• We support a language agnostic variant of Bert. It’s a pretrained model from google and looking at the appendix in the original paper it is suggested that indeed English, Hindi, Marathi, Gujarati and Kurdish are supported. In order to use it you’ll want to configure a LanguageModelFeaturizer with the rasa/LaBSE weights. Note that LaBSE is an abbreviation for Language Agnostic BERT. A downside of this approach is that it is very “heavy”. There’s a lot of compute time involved.
  • I maintain a project over at rasa-nlu-examples which supports many pre-trained word vectors that might also help. The BytePair embeddings hosted there are available in 250+ languages and could offer a more light-weight method of adding context to your pre-trained pipeline.You can find more info in the docs.

For my understanding though. It seems like you’re interested in making a single assistant that can handle many languages. So I wonder, what responses do you send? What language? Is there a reason why you’re not considering making multiple assistants, one for each language?

Hi Vincent,

You understood it correctly we are trying to make single assistant that can handle many languages(there are 22 major languages in India , written in 13 different scripts). Why we are considering it because our NLU is limited to very fix number of questions(LPG Booking and Mechanic visit, etc), so we are hoping that we can cover these questions in all languages with unique intent for each. Accordingly response will be given in the user’s language. Making multiple assistant for all languages is not the goal as you can see there would be many in that case.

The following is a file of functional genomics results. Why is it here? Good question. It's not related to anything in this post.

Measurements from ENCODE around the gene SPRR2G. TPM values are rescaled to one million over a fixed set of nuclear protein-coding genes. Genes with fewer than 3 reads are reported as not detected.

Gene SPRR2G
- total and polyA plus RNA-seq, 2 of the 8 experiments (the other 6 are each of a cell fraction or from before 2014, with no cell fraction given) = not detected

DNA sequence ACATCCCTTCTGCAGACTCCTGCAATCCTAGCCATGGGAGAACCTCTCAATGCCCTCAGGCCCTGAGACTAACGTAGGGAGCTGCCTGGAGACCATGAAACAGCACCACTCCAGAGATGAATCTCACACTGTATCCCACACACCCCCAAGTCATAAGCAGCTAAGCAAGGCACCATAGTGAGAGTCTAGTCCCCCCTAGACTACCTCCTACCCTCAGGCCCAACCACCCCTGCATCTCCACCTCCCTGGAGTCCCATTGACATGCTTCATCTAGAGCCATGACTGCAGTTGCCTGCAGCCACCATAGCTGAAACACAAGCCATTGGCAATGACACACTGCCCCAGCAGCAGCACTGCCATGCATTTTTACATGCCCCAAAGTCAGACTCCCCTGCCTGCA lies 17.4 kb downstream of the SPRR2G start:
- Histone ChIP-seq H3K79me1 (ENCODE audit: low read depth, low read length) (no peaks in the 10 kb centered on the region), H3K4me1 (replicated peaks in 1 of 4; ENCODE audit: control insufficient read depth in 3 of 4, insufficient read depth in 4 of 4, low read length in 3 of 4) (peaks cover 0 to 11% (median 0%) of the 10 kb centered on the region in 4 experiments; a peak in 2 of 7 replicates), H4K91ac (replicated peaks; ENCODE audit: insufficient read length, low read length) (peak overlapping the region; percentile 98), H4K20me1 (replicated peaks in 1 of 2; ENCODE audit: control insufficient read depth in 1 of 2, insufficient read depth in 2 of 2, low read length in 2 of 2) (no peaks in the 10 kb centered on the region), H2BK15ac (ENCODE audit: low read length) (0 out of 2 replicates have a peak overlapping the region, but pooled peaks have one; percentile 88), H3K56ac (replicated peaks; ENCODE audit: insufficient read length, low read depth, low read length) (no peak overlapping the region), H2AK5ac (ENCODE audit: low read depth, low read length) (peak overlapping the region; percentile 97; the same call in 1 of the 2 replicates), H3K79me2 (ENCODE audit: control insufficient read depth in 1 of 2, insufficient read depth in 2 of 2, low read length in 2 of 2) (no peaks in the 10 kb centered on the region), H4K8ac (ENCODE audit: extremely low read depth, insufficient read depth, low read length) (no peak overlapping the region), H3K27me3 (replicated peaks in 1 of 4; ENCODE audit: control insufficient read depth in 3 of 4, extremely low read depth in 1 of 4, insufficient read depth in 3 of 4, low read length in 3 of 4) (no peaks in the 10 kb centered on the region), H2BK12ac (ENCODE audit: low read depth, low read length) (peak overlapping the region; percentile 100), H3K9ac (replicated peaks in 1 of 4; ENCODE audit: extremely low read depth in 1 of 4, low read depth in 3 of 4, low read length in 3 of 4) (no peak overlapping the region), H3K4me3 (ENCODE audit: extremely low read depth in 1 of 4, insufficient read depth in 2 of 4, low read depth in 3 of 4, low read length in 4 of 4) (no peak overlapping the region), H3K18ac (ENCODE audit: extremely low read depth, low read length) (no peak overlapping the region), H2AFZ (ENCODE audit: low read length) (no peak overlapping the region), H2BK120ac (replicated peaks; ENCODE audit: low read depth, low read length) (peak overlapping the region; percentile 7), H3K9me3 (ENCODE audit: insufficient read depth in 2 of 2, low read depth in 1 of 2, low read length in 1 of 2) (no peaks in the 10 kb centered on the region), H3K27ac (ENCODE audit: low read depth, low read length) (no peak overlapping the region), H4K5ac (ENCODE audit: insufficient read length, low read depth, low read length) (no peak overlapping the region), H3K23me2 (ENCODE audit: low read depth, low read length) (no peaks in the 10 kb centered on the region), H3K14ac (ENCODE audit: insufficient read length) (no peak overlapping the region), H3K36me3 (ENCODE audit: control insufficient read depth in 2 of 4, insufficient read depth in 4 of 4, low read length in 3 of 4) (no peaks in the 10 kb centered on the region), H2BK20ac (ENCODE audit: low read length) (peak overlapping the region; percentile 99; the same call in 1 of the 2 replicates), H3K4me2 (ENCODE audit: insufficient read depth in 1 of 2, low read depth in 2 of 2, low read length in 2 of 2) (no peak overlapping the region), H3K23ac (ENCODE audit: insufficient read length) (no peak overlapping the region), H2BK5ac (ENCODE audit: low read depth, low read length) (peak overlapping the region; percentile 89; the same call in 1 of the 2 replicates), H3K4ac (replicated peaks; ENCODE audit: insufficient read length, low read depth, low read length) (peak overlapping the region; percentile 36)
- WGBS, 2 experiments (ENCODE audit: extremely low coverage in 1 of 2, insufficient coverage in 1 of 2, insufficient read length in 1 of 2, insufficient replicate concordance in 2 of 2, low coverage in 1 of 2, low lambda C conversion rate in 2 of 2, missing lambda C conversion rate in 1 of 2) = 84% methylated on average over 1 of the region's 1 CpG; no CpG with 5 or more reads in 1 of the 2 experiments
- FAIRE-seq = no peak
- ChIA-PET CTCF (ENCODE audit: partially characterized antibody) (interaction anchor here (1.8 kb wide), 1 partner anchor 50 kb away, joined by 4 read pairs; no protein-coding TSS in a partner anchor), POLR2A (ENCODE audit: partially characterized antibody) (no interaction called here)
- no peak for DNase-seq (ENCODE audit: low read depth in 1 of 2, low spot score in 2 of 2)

I am not sure, do i need to give large number of examples in out_of_scope intent , because the problem I am facing currently is that, my trained NLU model is interpreting message, which should go into out_of_scope , as false positive (e.g .Let’s say user sent message 'I like watching movies' NLU interpretation is: GASBOOKING_en)… But once I define similar kind of examples in out_of_scope then it identifies correctly. I have taken example of English , but it is happing with all languages.

It’s working well actually except the false positive cases .

I would surely consider your suggestions.

The simple truth behind out of scope detection is that it is, certainly to my understanding, an unsolved problem. I’ve written down some technical details on why in this forum post but you might also appreciate this algorithm whiteboard video on fallback detection for some extra details.

One thing you might consider doing is to have multiple types of out_of_scope. If you have a look at our rasa-demo you’ll notice that you can pre-define many types of out-of-scope that should be detected. In your case, you might be able to have out-of-scope classes for each language.

This is a path that’s reasonable, but I wouldn’t spend too much time on it immediately. The fact that there are many out of scope situations imaginable doesn’t mean that they actually occur. It’s still best to look at examples from actual users as a source of inspiration for out-of-scope categories.

Out of curiosity, when you send the response to the user, how do you determine the correct language/text to send back? Is this handled by a custom action?

Ok , we are sending back two type of responses:

  1. When Intent is GASBOOKING_LANGUAGE, so from the last two character of intent name, we know the language code. (e.g. GASBOOKING_hi ) In this case response should go in Hindi.
  2. When intent is out_of_scope : in my case since there is only one out_of_scope category for all the languages. I am using polyglot library for language detection & then sending a appropriate message to user in detected language.

As you suggested making out_of_scope for each language, I guess that could be more effective.

Are you using a custom action that’s using polyglot to handle the responses?

Yes, using custom action which determines, language script.

example:

    from polyglot.detect import Detector
    msg_text='હું  બુક કરવા માંગુ છું '
    detector = Detector(msg_text)
    print(detector.language)